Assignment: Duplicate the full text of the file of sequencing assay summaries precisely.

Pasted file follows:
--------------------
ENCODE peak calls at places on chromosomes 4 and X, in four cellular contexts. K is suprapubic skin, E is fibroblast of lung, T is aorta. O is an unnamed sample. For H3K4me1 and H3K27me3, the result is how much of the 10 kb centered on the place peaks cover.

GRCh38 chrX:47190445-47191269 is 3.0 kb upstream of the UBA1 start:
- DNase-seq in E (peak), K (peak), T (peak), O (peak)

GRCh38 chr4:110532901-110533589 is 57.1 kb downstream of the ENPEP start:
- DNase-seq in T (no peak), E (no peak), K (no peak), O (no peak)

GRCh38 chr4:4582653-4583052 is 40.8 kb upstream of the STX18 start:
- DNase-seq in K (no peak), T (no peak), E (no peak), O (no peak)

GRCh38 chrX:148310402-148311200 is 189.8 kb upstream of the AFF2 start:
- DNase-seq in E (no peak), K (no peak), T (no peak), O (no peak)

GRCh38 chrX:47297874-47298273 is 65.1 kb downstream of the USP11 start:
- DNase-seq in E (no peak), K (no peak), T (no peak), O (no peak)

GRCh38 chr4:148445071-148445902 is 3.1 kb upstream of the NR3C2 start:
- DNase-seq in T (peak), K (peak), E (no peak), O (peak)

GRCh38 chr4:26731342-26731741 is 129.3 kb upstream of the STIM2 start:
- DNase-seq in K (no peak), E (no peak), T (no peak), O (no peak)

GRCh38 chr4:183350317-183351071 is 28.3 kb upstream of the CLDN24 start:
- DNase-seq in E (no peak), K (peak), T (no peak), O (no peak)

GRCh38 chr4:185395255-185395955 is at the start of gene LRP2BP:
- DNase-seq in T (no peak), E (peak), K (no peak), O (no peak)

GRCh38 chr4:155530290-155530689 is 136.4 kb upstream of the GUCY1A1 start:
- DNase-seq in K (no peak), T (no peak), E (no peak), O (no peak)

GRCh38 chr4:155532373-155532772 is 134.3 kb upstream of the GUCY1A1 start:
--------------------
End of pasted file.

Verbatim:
ENCODE peak calls at places on chromosomes 4 and X, in four cellular contexts. K is suprapubic skin, E is fibroblast of lung, T is aorta. O is an unnamed sample. For H3K4me1 and H3K27me3, the result is how much of the 10 kb centered on the place peaks cover.

GRCh38 chrX:47190445-47191269 is 3.0 kb upstream of the UBA1 start:
- DNase-seq in E (peak), K (peak), T (peak), O (peak)

GRCh38 chr4:110532901-110533589 is 57.1 kb downstream of the ENPEP start:
- DNase-seq in T (no peak), E (no peak), K (no peak), O (no peak)

GRCh38 chr4:4582653-4583052 is 40.8 kb upstream of the STX18 start:
- DNase-seq in K (no peak), T (no peak), E (no peak), O (no peak)

GRCh38 chrX:148310402-148311200 is 189.8 kb upstream of the AFF2 start:
- DNase-seq in E (no peak), K (no peak), T (no peak), O (no peak)

GRCh38 chrX:47297874-47298273 is 65.1 kb downstream of the USP11 start:
- DNase-seq in E (no peak), K (no peak), T (no peak), O (no peak)

GRCh38 chr4:148445071-148445902 is 3.1 kb upstream of the NR3C2 start:
- DNase-seq in T (peak), K (peak), E (no peak), O (peak)

GRCh38 chr4:26731342-26731741 is 129.3 kb upstream of the STIM2 start:
- DNase-seq in K (no peak), E (no peak), T (no peak), O (no peak)

GRCh38 chr4:183350317-183351071 is 28.3 kb upstream of the CLDN24 start:
- DNase-seq in E (no peak), K (peak), T (no peak), O (no peak)

GRCh38 chr4:185395255-185395955 is at the start of gene LRP2BP:
- DNase-seq in T (no peak), E (peak), K (no peak), O (no peak)

GRCh38 chr4:155530290-155530689 is 136.4 kb upstream of the GUCY1A1 start:
- DNase-seq in K (no peak), T (no peak), E (no peak), O (no peak)

GRCh38 chr4:155532373-155532772 is 134.3 kb upstream of the GUCY1A1 start: